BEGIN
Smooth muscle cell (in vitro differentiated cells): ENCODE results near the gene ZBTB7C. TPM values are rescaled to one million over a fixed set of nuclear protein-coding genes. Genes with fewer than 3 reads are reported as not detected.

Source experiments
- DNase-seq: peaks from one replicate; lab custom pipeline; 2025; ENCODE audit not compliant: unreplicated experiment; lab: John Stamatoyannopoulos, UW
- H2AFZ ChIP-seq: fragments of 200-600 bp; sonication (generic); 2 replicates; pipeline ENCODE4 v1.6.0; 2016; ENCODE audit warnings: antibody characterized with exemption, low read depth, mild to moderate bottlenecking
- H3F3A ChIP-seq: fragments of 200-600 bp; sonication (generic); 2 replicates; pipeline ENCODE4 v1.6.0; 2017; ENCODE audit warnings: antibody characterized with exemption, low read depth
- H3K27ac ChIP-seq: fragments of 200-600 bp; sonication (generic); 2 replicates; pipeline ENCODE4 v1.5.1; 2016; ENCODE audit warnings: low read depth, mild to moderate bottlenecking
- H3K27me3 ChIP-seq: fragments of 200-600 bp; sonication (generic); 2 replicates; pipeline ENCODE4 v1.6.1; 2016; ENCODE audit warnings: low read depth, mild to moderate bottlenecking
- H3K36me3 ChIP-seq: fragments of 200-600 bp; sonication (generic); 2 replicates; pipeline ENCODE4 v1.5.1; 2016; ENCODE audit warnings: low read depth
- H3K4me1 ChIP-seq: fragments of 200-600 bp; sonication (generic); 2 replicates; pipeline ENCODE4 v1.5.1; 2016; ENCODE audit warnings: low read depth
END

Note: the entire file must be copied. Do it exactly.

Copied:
Smooth muscle cell (in vitro differentiated cells): ENCODE results near the gene ZBTB7C. TPM values are rescaled to one million over a fixed set of nuclear protein-coding genes. Genes with fewer than 3 reads are reported as not detected.

Source experiments
- DNase-seq: peaks from one replicate; lab custom pipeline; 2025; ENCODE audit not compliant: unreplicated experiment; lab: John Stamatoyannopoulos, UW
- H2AFZ ChIP-seq: fragments of 200-600 bp; sonication (generic); 2 replicates; pipeline ENCODE4 v1.6.0; 2016; ENCODE audit warnings: antibody characterized with exemption, low read depth, mild to moderate bottlenecking
- H3F3A ChIP-seq: fragments of 200-600 bp; sonication (generic); 2 replicates; pipeline ENCODE4 v1.6.0; 2017; ENCODE audit warnings: antibody characterized with exemption, low read depth
- H3K27ac ChIP-seq: fragments of 200-600 bp; sonication (generic); 2 replicates; pipeline ENCODE4 v1.5.1; 2016; ENCODE audit warnings: low read depth, mild to moderate bottlenecking
- H3K27me3 ChIP-seq: fragments of 200-600 bp; sonication (generic); 2 replicates; pipeline ENCODE4 v1.6.1; 2016; ENCODE audit warnings: low read depth, mild to moderate bottlenecking
- H3K36me3 ChIP-seq: fragments of 200-600 bp; sonication (generic); 2 replicates; pipeline ENCODE4 v1.5.1; 2016; ENCODE audit warnings: low read depth
- H3K4me1 ChIP-seq: fragments of 200-600 bp; sonication (generic); 2 replicates; pipeline ENCODE4 v1.5.1; 2016; ENCODE audit warnings: low read depth